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Violaceous patches on baby’s foot/leg

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A female born via an uncomplicated spontaneous vaginal delivery was examined by her family physician (FP) on her first day life. The pregnancy course was uncomplicated, and intravenous cefazolin was administered intrapartum to treat a positive group b-streptococcus culture. The patient’s exam revealed erythematous to violaceous patches extending from her right buttock to the right lateral leg. She had patches on the lateral aspect of the sole of her foot, as well. Pressure applied to the patches resulted in partial blanching. A sharp-demarcation at the midline of the sole of the foot was noted. The remainder of the physical exam was normal.

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References

Vascular stain birthmark

The presence of the large red to purple, well-demarcated patches with a lateral predilection led the FP to diagnose a port-wine-stain.1,2

Port-wine-stains are a type of capillary malformation that fall under the over-arching category of “simple vascular malformations.”3 Occurring in approximately 3/1000 live births, port-wine-stains have no gender predilection and can occur anywhere on the body, however, 80% of cases are associated with the head and neck.1,4 Lesions tend to be present at birth and grow in proportion with the child.1-4 While port-wine-stains may lighten during the infant’s first year of life, they tend to darken and become more nodular with time.1,3-5 Darkening of lesions is thought to be due to a lack of neural input to the capillaries, leading to poor vascular tone and dilation.5

Port-wine-stains are often isolated and benign, but their presence may indicate an underlying syndrome. Two of the more common syndromes associated with port-wine-stains include Sturge-Webber syndrome and Klippel-Trenaunay syndrome.1,4

Sturge-Webber syndrome is characterized by a port-wine-stain in the distribution of the first trigeminal division (V1), with possible involvement of the second or third trigeminal divisions (V2 and V3).1,4 Central nervous system abnormalities are also characteristic of Sturge-Webber Syndrome and can include cerebral atrophy, leptomeningeal angiomatosis, and cortical calcifications that can cause seizures, mental retardation, and hemiparesis.1,2,4

Ophthalmologic complications of Sturge-Webber syndrome can include glaucoma, and are seen in 10% to 30% of patients with a port-wine-stain in the periocular region and in 30% to 70% of patients with leptomeningeal involvement.2 A larger facial distribution of a port-wine-stain correlates to a stronger association with Sturge-Webber syndrome.2

Klippel-Trenaunay syndrome is characterized by port-wine-stains on the lower extremities with limb hypertrophy and length discrepancy, varicose veins, lymphedema, and phleboliths.1,4 Diagnosis is typically clinical and based on physical exam findings. However, an elevated d-dimer, magnetic resonance imaging (MRI), or ultrasound may aid in confirmation. The MRI or ultrasound may reveal tissue hypertrophy and the associated vascular malformations.6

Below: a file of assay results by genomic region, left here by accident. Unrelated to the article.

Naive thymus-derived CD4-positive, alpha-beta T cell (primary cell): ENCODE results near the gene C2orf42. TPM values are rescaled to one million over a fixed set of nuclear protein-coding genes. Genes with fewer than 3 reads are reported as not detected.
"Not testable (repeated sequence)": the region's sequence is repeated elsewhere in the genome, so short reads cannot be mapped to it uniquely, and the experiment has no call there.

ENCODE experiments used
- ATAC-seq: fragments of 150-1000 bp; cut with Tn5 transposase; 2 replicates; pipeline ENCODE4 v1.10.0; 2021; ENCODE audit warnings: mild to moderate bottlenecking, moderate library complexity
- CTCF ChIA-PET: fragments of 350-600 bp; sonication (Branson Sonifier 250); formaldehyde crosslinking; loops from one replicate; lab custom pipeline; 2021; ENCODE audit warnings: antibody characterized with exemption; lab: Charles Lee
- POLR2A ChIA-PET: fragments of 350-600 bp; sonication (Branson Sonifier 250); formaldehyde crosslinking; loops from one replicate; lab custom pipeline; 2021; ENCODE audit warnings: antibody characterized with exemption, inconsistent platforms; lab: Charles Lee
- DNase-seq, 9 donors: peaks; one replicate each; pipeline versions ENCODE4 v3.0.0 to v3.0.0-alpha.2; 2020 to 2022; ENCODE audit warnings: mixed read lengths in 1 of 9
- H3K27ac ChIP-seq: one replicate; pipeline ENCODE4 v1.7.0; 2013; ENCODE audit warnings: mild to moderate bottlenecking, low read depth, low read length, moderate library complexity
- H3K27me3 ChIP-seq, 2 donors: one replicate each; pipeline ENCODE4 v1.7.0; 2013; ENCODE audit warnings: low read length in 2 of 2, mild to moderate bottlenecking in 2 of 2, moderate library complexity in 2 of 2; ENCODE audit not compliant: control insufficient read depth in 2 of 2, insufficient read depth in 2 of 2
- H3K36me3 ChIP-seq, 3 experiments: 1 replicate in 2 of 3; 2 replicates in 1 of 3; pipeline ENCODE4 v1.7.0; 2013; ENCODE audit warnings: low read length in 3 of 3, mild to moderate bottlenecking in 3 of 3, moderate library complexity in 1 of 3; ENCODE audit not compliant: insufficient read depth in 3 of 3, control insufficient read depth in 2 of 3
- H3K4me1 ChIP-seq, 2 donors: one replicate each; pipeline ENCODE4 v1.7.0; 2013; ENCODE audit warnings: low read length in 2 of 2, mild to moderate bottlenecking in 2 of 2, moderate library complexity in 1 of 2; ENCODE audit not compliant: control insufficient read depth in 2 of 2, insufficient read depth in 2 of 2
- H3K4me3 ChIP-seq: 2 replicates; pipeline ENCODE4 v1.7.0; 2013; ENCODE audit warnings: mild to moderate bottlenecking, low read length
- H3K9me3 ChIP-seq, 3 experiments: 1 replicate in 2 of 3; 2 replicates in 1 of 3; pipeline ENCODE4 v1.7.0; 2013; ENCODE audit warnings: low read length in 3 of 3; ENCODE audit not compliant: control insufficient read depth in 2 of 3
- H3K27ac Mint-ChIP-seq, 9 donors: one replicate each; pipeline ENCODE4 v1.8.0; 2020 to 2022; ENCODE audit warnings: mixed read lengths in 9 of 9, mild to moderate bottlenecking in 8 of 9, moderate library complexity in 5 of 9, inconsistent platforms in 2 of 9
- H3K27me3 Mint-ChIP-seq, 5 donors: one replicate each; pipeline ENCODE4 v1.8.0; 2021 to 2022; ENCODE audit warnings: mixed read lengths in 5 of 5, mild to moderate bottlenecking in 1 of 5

The differential diagnosis for a port-wine stain includes nevus simplex, another type of capillary malformation. Nevus simplex is the most common capillary malformation, occurring in up to 82% of newborns.2 Depending on the location, nevus simplex is also referred to as a “stork bite” (lesion on nape of neck) or “angel’s kiss” (lesion on forehead).2 Nevus simplex is distinguished from a port-wine-stain by a more central location, indistinct borders, and a pale pink to red coloring.2,3 Nevus simplex lesions tend to fade as the child grows, while port-wine-stains tend to darken.2,3

Port-wine-stains also can be confused with infantile or congenital hemangiomas, which were considered in this case. Congenital hemangiomas are present at birth, while infantile hemangiomas appear within the first few weeks of life.1,2 Superficial hemangiomas can be red and macular, and often have well-defined borders, which makes distinction from port-wine-stains difficult at times.1 Hemangiomas will typically go through proliferations and involution stages making them dynamic lesions, whereas port-wine-stains grow in proportion to the child.1,2

Pulsed-dye laser (PDL) treatments are the gold standard for treatment of port-wine-stains.1,4 PDL selectively targets the vascular chromophore, which minimizes the appearance of the vascular stain but can’t completely eradicate it.1,4 Treatment is generally initiated after 6 months of life.1 In this case, the patient was referred to Dermatology for a discussion of the benefits of PDL therapy.

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